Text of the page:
Huffing and Puffing at Candles
I was at a birthday party recently and the hostess insisted that the birthday boy not blow out the candles. Instead, she put them out by hand. Is there a basis in Judaism for this practice? Thank you!
Yes, there is a basis or two (and even one for “good luck!”) in Jewish sources for this practice for not blowing out a candle. Any candle. One explanation: The Torah depicts man’s soul as being a “breath” from God. The soul is also compared to a flame. Using one’s breath to blow out a candle is an ironic gesture, using one “soul” to extinguish another, so to speak.
Another reason for not blowing out a candle (and for not blowing in general) has been said in the name of Rabbi Yaakov Yisrael Kanievsky, “the Steipler”. There’s an angel whose name is the same as the sound produced when one blows out with force. According to Kabbalistic tradition it’s improper to make use of the names of holy angels. Many people, therefore, extinguish candles by hand in order not to pronounce the name of this angel.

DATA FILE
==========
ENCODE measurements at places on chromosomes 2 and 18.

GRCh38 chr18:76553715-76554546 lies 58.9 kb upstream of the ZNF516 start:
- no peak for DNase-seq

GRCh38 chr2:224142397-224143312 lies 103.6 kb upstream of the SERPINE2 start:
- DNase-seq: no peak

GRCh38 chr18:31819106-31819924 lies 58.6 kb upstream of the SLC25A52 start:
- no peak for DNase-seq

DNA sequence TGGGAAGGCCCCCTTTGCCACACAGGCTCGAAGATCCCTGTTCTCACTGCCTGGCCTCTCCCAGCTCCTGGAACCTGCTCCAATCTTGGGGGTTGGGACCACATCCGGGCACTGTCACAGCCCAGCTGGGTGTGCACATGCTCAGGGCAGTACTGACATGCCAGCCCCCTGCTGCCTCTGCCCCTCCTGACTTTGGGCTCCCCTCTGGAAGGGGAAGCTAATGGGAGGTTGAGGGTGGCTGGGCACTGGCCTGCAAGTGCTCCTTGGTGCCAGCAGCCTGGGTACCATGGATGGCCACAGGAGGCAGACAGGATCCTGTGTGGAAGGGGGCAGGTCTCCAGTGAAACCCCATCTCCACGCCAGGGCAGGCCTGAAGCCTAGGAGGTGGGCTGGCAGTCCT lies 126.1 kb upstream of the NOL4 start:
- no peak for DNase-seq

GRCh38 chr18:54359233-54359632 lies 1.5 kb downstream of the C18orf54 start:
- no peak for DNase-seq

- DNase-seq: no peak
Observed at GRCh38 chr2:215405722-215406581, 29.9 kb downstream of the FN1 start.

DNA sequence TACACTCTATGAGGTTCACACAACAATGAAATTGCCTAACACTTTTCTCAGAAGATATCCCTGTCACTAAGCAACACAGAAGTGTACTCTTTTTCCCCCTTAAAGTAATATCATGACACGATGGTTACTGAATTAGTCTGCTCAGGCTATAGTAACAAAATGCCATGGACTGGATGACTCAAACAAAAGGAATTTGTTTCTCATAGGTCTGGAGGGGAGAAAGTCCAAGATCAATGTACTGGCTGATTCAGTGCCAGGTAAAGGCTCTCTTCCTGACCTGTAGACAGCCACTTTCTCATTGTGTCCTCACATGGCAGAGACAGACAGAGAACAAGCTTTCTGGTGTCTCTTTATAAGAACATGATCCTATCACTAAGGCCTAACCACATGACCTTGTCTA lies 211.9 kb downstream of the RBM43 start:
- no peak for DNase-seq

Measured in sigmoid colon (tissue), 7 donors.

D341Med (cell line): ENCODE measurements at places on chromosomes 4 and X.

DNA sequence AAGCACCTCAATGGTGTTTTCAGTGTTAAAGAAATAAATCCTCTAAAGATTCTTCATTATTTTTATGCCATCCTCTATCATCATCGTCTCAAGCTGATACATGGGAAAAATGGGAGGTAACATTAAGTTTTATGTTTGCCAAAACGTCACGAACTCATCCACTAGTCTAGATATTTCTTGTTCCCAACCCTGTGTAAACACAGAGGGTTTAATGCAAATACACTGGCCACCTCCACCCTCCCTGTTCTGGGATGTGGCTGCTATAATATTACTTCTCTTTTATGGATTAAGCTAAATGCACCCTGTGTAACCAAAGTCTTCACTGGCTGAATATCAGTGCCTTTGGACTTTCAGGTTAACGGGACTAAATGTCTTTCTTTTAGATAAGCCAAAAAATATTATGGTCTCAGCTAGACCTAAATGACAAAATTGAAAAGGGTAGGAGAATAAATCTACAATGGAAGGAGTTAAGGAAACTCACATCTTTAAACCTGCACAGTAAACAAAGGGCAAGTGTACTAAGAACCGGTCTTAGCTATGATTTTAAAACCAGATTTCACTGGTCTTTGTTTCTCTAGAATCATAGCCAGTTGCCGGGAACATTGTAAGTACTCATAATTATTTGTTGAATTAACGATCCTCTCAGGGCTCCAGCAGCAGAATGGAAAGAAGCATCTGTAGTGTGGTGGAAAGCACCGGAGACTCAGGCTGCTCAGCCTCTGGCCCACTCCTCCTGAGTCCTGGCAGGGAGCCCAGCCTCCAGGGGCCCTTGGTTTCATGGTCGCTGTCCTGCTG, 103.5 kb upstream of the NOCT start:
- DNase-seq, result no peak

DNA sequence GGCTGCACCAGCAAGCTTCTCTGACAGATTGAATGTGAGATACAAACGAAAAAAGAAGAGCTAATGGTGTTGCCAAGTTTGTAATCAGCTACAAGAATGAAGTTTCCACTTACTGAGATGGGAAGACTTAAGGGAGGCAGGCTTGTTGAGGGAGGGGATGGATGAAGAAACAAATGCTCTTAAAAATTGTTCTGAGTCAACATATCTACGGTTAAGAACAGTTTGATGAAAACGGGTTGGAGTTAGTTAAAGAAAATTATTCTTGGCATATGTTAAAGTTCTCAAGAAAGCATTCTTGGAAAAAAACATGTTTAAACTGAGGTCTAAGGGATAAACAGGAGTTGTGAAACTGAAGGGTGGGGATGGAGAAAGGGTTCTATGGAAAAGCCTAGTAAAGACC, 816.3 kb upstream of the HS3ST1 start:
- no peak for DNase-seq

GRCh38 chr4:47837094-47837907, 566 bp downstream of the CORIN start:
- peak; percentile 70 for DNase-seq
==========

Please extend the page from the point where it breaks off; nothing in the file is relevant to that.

I know a rabbi who puts out candles by saying the word “Purim”, forcefully emphasizing the letter “P”. And a friend of mine saw his Kung Fu instructor put out a candle by punching it!
Judaism also takes matters of health seriously, even more seriously than matters that concern “prohibition”. “Danger is more serious than (supersedes) prohibition” teach our Talmudic Sages. I once received a letter from a medical doctor who explained why a child shouldn’t blow out the candles on a birthday cake: “Perhaps the most common reason is that parents don’t want their children spreading infection by blowing on the cake. More often than not there is more saliva than air expended in the act of blowing out a candle!”